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About copyright


HARRY G. SMITH

(April 19, 1937)

Isshinryu Karate,

Class of 1956

 

   In 1956 Smith was responsible for the apprehension of a high-ranking Air Force Officer who, in a drunken state, ran down two children, killing James Seeger, age 11 and seriously injuring his companion William S. Robinson age 10. This drew the attention of the equivalent of the Marine Corp Internal Affairs and Smith was induced into enlisting in the Marine Corp.

 

   Smith was transferred to Parris Island during a time when recruit abuse was running rampart and in fact, during this time, six Marines were caused to drown in the swamps of Parris Island. Smith was assigned to investigate drill instructors that were mistreating recruits. After completing boot camp three times to support charges, Smith caused seven Drill Instructors to be court-martialed. Smith underwent rigorous martial arts training under the supervision of military instructors. Smith left boot camp and was assigned to Camp Lejune, N. C.

 

   Operation Water Buffalo: Concealed in water holding tanks, Smith supplied Fidel Castro with arms while Castro was hiding in the Escombray Mountains. Castro overthrows Ferdinand Batista in 1959.

   Smith was transferred to Okinawa, Japan where he was introduced to Master Tatsuo Shimabukuro who at that time was just perfecting his new style of karate, Isshinryu. Smith was among the first ten Americans to be allowed to study this style of karate. Smith began his study in the Village of Kyan in December of 1956.

 

   After spending 11 months on Okinawa Smith was given 30 days leave to return to the United States and then returned for a 6-month extension, probably the last time Marines were allowed this extension. Smith was awarded 6th Dan black belt for his exceptional fighting abilities on May 22, 1958.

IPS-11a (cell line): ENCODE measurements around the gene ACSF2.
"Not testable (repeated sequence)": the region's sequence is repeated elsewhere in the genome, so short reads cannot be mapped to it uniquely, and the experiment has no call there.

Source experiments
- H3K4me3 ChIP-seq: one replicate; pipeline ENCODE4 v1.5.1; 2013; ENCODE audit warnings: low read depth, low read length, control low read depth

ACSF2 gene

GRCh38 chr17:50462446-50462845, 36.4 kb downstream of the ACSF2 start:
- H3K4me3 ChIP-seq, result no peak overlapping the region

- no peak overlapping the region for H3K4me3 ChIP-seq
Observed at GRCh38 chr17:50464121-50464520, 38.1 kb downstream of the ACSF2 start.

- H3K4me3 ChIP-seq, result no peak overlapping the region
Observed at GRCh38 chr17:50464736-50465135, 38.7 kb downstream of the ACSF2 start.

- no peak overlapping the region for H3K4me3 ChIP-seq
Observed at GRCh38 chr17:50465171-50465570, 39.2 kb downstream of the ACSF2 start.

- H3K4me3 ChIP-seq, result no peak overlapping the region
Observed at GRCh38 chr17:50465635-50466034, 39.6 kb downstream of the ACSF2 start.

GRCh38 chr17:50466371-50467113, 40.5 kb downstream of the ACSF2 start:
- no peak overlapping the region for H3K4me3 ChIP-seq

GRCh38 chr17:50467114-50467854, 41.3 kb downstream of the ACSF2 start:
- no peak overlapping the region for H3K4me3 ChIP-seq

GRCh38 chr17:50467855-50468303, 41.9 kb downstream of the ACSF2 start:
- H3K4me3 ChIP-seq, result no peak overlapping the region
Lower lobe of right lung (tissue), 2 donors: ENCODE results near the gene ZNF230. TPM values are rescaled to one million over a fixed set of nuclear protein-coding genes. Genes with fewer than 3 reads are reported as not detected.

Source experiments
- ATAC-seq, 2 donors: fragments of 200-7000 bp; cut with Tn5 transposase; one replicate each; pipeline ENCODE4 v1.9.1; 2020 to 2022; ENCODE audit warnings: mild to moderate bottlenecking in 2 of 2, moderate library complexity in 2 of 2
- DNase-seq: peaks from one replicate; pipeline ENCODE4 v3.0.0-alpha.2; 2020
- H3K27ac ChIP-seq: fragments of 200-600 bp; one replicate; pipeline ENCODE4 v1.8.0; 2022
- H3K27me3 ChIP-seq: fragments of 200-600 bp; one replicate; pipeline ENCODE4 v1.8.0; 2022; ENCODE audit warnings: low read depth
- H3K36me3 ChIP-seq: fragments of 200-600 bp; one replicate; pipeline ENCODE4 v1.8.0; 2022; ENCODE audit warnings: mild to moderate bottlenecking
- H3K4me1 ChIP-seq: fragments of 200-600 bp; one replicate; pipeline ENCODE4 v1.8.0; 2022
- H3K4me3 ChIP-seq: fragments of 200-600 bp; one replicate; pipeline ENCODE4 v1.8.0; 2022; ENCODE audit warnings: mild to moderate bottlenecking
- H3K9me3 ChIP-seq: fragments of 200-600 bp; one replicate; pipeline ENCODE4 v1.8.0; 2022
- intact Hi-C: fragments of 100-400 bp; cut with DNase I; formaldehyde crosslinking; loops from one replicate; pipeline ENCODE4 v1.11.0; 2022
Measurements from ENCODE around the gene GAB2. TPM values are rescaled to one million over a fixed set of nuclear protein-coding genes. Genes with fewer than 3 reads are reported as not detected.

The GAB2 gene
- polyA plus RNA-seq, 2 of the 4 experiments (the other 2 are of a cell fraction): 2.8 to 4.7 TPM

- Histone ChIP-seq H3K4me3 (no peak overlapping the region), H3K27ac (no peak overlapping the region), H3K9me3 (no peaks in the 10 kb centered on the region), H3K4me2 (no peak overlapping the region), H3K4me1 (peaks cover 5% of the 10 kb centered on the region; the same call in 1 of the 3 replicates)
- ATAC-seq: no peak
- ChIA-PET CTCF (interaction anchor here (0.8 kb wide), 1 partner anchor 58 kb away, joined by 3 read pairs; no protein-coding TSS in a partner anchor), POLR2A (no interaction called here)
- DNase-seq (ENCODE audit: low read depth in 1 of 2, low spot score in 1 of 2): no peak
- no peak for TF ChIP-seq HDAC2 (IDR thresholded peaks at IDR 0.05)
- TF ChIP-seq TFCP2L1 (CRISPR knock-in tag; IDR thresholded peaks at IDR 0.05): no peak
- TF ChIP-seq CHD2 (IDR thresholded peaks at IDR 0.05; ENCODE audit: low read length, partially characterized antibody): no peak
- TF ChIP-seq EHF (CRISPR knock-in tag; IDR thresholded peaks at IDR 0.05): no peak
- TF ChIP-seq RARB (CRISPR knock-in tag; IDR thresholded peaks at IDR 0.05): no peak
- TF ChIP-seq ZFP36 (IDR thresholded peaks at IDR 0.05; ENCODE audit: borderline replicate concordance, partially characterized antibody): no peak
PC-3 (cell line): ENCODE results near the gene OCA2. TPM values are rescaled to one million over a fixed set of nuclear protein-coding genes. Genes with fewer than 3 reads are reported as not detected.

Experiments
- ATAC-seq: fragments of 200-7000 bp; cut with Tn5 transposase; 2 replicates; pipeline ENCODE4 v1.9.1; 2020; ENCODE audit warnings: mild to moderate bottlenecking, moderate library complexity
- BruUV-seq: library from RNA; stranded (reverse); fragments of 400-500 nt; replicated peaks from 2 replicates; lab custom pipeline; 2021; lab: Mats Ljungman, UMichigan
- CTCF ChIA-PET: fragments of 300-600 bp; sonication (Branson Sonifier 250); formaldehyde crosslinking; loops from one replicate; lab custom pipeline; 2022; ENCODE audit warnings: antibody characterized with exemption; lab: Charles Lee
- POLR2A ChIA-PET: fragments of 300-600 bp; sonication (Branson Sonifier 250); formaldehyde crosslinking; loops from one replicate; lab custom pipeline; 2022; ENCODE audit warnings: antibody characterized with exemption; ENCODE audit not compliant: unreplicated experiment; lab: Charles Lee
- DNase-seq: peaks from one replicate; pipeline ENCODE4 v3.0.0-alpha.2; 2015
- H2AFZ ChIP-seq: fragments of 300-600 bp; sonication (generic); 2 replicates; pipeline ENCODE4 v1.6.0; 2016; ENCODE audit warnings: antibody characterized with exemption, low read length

Smith returned to the United States and opened the first karate school in Pennsylvania in 1959 and one of the first on the East Coast. This school, along with the assistance of Marine Staff Sergeant Richard Keith produced Ralph Lindquist and Jack Sipe. During this time Smith remained under the control of the Federal Government.

 

   In 1961 Smith was assigned to Guantanamo Bay, Cuba, United States military outpost, where he was under the control of Howard Hunt, code name Edwardo, and Frank Sturgis and Roland Martinez, all of Watergate fame. Smith ran armed speedboats called moppies along the coast of Cuba, creating so called dog and pony shows allowing refugees to enter and leave Cuba. This same year Smith was assigned to the ill-fated operation known as the Bay of Pigs invasion, Blue Beach and Brigade 2506. The operation failed, Smith was captured and held at “La Cabana,” Cuba’s prison famed for its firing wall. Smith was later released in exchange for medical supplies. Operation was called “THE FISH IS RED” because on a map Cuba looks like a fish.

 

   From 1962 to 1964 Smith opened a karate school in Pittsburgh where he trained William Duessel, Harry Acklin, Joe Pennywell, and many other exceptional fighters, all of whom were promoted to Shodan. During this time Smith also operated the Academy of Isshinryu Karate in Harrisburg, which produced George Dillman, George Iberyl, again Ralph Lindquist, Gene Powell and many others.

 

   In 1964 Smith hosted the first Pittsburgh Karate Tournament attended by Zenpo Shimabuku, Walter Dailey, Harold Long, Art Smiley, Harry Acklin and William Duessel. This year Smith was awarded 7th Dan by the United States Karate Association and 10th Dan by Edward Parker, Master of Kenpo Karate.